By Tom Barry
The good news came in a Bank of Scotland PMI report carried out in February and provides a welcome boost for the Scottish economy which has been hard hit in recent times by government spending cuts, a fall in consumer spending and a generally volatile and fragile global economic climate.
The sector’s PMI – a seasonal index which monitors activity across the country’s manufacturing and service industries – rose to 55.9 last month from 52.9 in January.
Respondents to the report indicated that they had returned to ‘business as usual’ in the aftermath of the adverse weather conditions that hampered manufacturing and retails sales at the turn of the year. Growth in new order levels over the past number of months was also accredited with aiding the rise.
Donald MacRae, the chief Economist at Bank of Scotland, said: “This is a welcome second month of growth in the private sector of Scotland’s economy following the winter downturn. February signalled the strongest rise in activity across the private sector economy since June 2007, with firms recruiting for the first time since last October. Crucially, the services sector expanded with all three sub-sectors experiencing growth. Although cost pressures slipped from last month’s high, they remained strong.”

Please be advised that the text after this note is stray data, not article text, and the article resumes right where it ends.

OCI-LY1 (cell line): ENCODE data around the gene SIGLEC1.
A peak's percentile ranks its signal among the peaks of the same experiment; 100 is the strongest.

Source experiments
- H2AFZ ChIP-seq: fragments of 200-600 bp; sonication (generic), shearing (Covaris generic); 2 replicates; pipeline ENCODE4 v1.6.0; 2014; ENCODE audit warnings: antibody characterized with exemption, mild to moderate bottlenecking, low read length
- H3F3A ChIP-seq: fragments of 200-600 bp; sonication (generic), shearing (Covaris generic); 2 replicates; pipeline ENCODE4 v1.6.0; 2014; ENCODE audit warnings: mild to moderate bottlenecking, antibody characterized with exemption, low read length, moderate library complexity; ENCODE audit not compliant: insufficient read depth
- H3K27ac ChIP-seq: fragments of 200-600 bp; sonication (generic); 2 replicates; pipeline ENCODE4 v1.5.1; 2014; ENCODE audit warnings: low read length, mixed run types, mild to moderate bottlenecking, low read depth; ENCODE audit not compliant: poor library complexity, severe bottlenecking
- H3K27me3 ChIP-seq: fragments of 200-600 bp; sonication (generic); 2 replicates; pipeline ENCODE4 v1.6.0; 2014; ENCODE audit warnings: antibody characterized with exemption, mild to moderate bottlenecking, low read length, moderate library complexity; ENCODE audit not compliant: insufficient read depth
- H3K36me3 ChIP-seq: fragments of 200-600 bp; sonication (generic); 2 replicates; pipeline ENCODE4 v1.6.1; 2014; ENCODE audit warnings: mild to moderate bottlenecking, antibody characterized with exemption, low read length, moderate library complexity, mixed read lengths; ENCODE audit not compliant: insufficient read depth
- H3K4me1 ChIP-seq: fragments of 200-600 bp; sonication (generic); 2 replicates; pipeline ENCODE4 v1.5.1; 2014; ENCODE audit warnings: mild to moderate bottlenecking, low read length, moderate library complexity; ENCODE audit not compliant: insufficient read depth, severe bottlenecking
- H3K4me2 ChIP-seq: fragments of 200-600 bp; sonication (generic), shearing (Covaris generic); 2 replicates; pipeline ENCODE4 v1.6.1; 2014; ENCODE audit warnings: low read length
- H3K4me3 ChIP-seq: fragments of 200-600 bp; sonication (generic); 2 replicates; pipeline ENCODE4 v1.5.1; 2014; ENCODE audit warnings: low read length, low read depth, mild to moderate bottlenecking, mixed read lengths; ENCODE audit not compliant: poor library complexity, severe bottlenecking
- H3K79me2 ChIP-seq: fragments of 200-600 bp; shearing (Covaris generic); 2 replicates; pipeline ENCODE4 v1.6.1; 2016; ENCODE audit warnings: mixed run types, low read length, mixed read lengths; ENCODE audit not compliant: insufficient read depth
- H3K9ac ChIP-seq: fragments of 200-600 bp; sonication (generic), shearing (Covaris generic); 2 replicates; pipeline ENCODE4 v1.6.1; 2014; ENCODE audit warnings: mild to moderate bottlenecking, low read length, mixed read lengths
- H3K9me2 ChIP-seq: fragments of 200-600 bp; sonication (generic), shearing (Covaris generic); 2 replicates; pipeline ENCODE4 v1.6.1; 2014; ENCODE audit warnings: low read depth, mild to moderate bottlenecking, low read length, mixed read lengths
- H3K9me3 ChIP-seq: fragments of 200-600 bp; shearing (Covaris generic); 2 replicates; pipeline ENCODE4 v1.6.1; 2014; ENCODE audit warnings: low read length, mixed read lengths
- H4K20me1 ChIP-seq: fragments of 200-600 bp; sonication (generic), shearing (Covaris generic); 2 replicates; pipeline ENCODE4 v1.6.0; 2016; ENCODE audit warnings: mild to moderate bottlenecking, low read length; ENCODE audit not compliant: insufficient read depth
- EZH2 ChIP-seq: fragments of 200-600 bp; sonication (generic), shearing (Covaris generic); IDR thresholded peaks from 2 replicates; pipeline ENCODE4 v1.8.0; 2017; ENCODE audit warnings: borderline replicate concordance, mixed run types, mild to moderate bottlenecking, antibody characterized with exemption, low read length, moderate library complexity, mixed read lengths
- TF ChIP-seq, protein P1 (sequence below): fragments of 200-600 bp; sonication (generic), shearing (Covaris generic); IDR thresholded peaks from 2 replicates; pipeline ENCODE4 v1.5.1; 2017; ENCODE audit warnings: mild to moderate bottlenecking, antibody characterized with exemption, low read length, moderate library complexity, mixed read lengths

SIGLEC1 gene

He added: “Recovery was led by manufacturing, with the strongest monthly rise in output since the report’s inception in 1998. For the first time in six months, performance in Scotland was stronger than that registered for the UK as a whole. However this needs to be maintained throughout the year, not just as the weather improves, to counteract the effect of public spending cuts.
“The recovery continues to be uneven and least robust in the services sector.”
Scottish Enterprise Minister Jim Mather echoed the sentiments of Mr MacRae and commented on how Scotland was leading the UK in term of private sector expansion: “This is further evidence that Scotland’s economic picture is strengthening. Private sector output in Scotland is expanding at its fastest rate since June 2007. This compares with a slower rate of expansion in private sector output across the UK. And Scotland is the only UK nation with rising employment and falling unemployment.”